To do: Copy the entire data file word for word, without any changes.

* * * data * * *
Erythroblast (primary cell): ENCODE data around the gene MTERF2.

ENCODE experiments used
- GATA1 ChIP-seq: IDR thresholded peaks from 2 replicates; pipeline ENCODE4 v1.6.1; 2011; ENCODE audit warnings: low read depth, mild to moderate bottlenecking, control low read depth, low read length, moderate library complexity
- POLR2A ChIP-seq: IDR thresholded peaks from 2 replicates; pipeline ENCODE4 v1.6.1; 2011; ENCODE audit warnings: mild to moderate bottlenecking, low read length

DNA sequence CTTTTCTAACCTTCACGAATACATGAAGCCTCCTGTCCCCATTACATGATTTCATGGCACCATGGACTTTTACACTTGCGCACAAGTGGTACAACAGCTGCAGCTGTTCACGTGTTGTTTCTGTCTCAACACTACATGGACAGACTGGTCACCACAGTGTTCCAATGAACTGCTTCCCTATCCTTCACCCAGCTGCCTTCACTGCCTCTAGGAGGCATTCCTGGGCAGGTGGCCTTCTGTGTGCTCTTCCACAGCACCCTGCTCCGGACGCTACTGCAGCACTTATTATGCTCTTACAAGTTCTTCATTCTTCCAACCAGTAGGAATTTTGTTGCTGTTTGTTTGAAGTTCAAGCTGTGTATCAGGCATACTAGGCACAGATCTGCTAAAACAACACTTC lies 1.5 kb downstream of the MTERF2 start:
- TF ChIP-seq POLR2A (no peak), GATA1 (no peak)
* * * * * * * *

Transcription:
Erythroblast (primary cell): ENCODE data around the gene MTERF2.

ENCODE experiments used
- GATA1 ChIP-seq: IDR thresholded peaks from 2 replicates; pipeline ENCODE4 v1.6.1; 2011; ENCODE audit warnings: low read depth, mild to moderate bottlenecking, control low read depth, low read length, moderate library complexity
- POLR2A ChIP-seq: IDR thresholded peaks from 2 replicates; pipeline ENCODE4 v1.6.1; 2011; ENCODE audit warnings: mild to moderate bottlenecking, low read length

DNA sequence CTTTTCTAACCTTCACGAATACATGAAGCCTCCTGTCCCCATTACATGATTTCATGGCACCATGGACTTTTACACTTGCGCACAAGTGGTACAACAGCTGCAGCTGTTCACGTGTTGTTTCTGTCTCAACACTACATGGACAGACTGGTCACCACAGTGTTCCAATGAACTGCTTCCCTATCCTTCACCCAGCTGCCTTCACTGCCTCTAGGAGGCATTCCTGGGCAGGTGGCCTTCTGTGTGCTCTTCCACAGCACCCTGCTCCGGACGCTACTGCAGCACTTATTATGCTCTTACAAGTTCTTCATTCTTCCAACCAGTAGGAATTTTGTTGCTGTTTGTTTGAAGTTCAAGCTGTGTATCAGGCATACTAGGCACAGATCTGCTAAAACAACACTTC lies 1.5 kb downstream of the MTERF2 start:
- TF ChIP-seq POLR2A (no peak), GATA1 (no peak)